Storms on the horizon – first published 3 October 2013

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Mostly I don’t feel old. Well, not until I look in the mirror anyway. In my head I guess I’m twenty, maybe twenty five. On 3 October 2013 though, I felt ancient. This was down to Ashleigh. This was the day she turned twelve. How did that happen? How could I have a twelve year old granddaughter? It just wasn’t possible, not when I was only twenty, or maybe twenty five. Where did all those years go to?

3 October 2013

It was all about spreadsheets again today, gathering a body of evidence. This was not to save my job you understand. I’m not naive enough to believe that’s going to happen at this late stage. The body of evidence was to prove just how much I am worth in terms the bean counters can easily understand. In the end I surprised myself.

Five times my annual wage, plus a bit, was the figure I came up with. There was more but I couldn’t get the data on flight costs to put it as anything other than a percentage, still 35% saved from my own negotiations sounds pretty good, even without a £ sign in front of it. The numbers are not pie in the sky, they are actual figures on the savings I’ve made in the year I’ve been there and I want them on the record so I’m going to point them out in my meeting tomorrow. There are a few other things I’m going to point out too but I’m keeping them to myself for the moment.

This is a lost cause but I’m going to enjoy myself making things a little uncomfortable for the HR Witch. There has to be some fun in all this somewhere right? It’s not about spite, it’s about not going down without a fight. This happy little office has been my home for over a year. The people here, with their amazing work ethic, their dedication, their joy in putting together something special detail by detail deserve so much better. They’re not going to get it because bean counters are mostly blind to everything but beans. The best we can do is give them something to remember when hindsight finally kicks in.

The storm they forecast hadn’t really come to much by lunch time, although the wind was howling round the building in a very spooky way and every so often the door would creak in an alarming way. Alice and I wrapped up and wandered up to town, buffeted a bit but dry at least. The parks had a thin covering of fallen leaves. We even managed to get all the way back without getting wet although the sky looked brooding and dangerous.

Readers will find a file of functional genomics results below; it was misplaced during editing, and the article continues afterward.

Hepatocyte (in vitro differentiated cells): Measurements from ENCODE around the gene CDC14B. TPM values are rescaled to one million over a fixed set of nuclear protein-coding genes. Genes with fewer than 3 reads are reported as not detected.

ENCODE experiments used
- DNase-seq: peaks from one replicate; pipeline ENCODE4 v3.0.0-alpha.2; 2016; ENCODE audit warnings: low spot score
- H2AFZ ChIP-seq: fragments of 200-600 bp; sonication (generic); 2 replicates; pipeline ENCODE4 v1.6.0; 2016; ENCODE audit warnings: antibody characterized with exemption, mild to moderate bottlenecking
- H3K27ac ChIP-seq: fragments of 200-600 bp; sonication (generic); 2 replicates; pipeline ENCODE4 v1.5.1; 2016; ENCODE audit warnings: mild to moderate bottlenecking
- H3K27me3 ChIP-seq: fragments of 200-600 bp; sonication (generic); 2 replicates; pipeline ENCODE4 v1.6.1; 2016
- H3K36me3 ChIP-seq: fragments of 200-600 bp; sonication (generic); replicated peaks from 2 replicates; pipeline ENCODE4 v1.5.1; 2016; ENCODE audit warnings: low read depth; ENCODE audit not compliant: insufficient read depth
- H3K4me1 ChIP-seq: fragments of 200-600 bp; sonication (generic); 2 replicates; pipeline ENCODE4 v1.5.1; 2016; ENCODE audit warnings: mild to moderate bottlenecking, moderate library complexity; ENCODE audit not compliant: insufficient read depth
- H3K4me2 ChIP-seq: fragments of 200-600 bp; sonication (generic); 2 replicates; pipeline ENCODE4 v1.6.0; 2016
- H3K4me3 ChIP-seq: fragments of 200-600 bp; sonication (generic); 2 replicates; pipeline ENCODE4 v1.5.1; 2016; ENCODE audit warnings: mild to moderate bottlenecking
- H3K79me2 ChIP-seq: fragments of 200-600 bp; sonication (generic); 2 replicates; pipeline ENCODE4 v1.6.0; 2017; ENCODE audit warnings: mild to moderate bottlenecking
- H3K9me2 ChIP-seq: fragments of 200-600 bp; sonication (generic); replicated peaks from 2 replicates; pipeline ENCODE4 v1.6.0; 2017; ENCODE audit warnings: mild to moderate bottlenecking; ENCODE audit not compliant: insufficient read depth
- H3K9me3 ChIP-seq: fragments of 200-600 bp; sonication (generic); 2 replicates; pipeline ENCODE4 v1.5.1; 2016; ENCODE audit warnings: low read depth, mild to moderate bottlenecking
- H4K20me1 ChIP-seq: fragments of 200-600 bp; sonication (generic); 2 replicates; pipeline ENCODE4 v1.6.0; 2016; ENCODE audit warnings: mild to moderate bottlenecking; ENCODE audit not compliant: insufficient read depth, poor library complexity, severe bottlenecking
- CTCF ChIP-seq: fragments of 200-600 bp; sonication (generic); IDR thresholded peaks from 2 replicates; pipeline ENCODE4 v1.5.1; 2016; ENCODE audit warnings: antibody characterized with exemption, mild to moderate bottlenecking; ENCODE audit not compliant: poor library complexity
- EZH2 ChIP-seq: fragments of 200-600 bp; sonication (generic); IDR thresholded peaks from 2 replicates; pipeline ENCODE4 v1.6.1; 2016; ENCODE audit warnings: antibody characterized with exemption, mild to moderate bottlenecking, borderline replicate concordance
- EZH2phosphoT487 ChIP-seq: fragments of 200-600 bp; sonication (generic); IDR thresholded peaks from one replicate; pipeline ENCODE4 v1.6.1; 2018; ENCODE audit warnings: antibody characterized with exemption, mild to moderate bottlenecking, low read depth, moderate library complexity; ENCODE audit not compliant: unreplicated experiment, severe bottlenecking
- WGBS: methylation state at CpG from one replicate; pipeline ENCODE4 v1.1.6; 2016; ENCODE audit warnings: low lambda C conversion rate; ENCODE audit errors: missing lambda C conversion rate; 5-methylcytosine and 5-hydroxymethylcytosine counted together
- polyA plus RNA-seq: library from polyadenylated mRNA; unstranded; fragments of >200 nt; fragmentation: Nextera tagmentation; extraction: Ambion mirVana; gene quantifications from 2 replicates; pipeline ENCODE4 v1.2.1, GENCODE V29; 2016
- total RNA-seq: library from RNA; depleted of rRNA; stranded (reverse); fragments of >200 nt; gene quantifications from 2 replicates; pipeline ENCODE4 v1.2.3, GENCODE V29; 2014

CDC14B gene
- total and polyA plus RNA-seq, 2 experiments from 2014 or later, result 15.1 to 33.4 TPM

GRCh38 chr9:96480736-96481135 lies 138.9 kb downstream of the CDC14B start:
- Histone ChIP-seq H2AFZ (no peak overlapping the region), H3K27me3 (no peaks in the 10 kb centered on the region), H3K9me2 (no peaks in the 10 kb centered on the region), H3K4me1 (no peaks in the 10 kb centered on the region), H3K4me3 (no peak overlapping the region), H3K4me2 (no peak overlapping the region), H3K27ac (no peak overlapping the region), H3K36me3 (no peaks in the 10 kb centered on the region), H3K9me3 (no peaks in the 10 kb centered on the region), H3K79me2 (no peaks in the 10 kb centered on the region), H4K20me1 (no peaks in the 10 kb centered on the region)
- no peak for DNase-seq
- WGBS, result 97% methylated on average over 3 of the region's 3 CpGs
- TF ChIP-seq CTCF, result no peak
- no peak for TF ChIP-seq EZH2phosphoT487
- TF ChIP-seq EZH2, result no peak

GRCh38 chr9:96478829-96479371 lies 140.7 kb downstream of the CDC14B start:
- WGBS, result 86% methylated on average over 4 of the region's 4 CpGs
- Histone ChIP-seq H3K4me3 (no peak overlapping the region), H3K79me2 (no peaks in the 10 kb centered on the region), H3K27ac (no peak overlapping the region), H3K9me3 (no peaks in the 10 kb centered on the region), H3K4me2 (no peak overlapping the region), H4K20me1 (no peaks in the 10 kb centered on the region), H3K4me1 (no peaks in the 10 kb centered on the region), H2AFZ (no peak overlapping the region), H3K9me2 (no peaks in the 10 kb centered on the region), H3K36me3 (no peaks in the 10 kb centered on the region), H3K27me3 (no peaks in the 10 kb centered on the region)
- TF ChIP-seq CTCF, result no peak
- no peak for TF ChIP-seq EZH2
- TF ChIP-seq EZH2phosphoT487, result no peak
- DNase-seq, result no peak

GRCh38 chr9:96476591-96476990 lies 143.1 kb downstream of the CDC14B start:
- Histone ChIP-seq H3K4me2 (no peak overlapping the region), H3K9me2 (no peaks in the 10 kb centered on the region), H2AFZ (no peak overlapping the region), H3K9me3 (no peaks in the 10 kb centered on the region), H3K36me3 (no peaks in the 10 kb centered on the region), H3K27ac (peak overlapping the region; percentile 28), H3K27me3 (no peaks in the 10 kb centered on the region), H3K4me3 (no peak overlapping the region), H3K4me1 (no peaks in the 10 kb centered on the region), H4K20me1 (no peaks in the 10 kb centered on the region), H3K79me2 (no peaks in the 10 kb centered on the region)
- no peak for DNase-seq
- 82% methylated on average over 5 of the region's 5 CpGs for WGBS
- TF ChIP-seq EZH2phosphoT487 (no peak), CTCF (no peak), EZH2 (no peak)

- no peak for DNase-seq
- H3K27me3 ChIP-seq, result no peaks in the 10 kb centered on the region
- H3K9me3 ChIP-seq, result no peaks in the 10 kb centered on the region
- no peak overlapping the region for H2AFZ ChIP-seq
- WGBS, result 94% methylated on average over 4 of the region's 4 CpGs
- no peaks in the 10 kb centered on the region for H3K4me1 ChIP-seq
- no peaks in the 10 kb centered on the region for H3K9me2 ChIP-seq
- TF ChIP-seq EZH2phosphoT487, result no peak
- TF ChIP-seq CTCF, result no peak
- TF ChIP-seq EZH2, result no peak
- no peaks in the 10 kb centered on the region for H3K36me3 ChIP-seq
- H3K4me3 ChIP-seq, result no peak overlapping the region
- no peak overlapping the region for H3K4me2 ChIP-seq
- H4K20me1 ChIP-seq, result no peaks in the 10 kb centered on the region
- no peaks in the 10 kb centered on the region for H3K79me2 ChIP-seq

When all this is over, I’m going to miss Alice and lunchtime walks in the parks. I’m going to miss the view from our penthouse windows too. There’s always something going on out there, like the demolition work. Every day we peer out of the kitchen window and there is less building to look at. Then there are the sunsets. All through last winter the most splendid sunsets I’ve ever seen were laid out before me. I couldn’t stop taking photos of them.

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This evening I was quite preoccupied with the view from the window because I was half planning to walk home over the New Bridge if the storm held off. The brooding clouds were still there but the wind seemed to have dropped and the low sun was trying hard to force golden rays through. In the end I decided to risk it. What was the worst that could happen?

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As it happened the rain didn’t fall and the wind had dropped so I didn’t get blown off the bridge. When I got to the green I was going to have a look at the fire damaged area but fate had other ideas. As I crossed the road I all but bumped into Lottie, one of my Dream Factory colleagues. Lottie is about as incident prone as me. Reading her Facebook posts often has me laughing out loud. Really she should write a book, dramas and disasters just seem to follow her around in the most hilarious way.

We walked together across the green and up Peartree Avenue, catching up, talking about old times. It was a lovely interlude in an otherwise difficult day. Unbelievably we even managed to part company without the heavens opening, the wind blowing us off our feet, a single car driving off the road into us, no meteors falling from the sky, not even a mad old lady accosting us. This is probably a miracle.

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Marie

Writer, walker, coffee drinker, chocolate eater, lover of nature, history and the little things that make me smile

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